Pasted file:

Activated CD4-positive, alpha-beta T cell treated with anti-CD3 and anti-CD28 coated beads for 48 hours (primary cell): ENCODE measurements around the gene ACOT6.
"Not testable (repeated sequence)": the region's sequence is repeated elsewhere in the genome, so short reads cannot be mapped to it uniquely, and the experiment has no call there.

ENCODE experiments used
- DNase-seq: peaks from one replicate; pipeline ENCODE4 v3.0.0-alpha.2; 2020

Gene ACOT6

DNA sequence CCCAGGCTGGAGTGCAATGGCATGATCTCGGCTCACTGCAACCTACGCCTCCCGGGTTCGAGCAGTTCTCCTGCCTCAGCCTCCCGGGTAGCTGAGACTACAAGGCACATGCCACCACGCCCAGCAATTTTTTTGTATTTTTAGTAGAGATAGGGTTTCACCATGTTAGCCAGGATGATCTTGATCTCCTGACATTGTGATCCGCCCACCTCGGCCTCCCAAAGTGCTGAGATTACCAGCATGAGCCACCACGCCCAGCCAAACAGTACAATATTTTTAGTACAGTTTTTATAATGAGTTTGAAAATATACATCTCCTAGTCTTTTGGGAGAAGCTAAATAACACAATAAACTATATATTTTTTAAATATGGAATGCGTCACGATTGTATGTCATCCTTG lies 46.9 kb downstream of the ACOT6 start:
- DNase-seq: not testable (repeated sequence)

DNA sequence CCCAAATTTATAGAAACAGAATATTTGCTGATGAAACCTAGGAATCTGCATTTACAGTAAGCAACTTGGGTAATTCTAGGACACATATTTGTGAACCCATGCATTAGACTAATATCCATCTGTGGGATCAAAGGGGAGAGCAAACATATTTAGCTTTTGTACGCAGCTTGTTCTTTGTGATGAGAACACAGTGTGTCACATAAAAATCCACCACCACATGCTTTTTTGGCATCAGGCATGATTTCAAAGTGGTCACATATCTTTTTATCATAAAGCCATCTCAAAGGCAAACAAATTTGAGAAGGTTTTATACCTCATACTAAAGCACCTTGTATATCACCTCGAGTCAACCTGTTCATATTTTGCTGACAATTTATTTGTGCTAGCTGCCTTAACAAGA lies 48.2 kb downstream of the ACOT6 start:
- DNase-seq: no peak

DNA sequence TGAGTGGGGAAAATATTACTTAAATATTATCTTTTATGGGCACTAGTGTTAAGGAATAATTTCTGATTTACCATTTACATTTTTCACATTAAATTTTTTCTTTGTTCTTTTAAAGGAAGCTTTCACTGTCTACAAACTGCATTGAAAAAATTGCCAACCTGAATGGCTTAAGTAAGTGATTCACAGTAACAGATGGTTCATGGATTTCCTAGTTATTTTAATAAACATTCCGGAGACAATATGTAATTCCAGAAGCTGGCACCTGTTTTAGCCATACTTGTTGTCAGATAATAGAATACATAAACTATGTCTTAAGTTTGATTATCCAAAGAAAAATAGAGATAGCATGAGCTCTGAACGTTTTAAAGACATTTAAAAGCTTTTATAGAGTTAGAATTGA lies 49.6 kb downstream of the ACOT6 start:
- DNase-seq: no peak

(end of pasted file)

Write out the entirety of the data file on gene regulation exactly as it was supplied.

Activated CD4-positive, alpha-beta T cell treated with anti-CD3 and anti-CD28 coated beads for 48 hours (primary cell): ENCODE measurements around the gene ACOT6.
"Not testable (repeated sequence)": the region's sequence is repeated elsewhere in the genome, so short reads cannot be mapped to it uniquely, and the experiment has no call there.

ENCODE experiments used
- DNase-seq: peaks from one replicate; pipeline ENCODE4 v3.0.0-alpha.2; 2020

Gene ACOT6

DNA sequence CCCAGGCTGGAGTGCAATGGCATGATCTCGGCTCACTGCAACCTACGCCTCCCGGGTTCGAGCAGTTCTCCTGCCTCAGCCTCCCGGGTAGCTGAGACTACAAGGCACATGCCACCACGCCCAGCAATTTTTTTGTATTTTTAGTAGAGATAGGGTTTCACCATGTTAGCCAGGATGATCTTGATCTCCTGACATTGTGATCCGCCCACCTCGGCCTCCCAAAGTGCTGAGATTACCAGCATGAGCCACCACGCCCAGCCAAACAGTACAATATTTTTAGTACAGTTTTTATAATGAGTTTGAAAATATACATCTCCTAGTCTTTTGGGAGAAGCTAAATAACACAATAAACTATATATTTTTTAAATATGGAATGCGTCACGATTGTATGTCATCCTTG lies 46.9 kb downstream of the ACOT6 start:
- DNase-seq: not testable (repeated sequence)

DNA sequence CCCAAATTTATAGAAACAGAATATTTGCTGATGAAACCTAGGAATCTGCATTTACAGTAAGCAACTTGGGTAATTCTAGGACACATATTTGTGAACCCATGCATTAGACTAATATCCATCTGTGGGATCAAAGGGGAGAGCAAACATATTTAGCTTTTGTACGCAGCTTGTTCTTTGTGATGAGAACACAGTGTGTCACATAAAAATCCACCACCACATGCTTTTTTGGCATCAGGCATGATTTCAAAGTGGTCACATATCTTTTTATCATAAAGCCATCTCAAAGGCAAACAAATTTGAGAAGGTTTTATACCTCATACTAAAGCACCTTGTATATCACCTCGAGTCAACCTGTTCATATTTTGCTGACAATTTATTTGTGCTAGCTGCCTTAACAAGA lies 48.2 kb downstream of the ACOT6 start:
- DNase-seq: no peak

DNA sequence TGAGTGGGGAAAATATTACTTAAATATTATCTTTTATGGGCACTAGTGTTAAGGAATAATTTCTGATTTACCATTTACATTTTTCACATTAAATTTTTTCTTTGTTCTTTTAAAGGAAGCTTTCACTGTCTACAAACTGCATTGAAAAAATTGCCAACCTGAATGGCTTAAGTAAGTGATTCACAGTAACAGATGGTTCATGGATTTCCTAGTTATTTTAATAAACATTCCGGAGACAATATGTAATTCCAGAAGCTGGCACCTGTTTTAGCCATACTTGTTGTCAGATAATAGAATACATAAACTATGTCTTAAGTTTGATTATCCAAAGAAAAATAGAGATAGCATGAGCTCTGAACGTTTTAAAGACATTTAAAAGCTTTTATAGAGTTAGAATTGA lies 49.6 kb downstream of the ACOT6 start:
- DNase-seq: no peak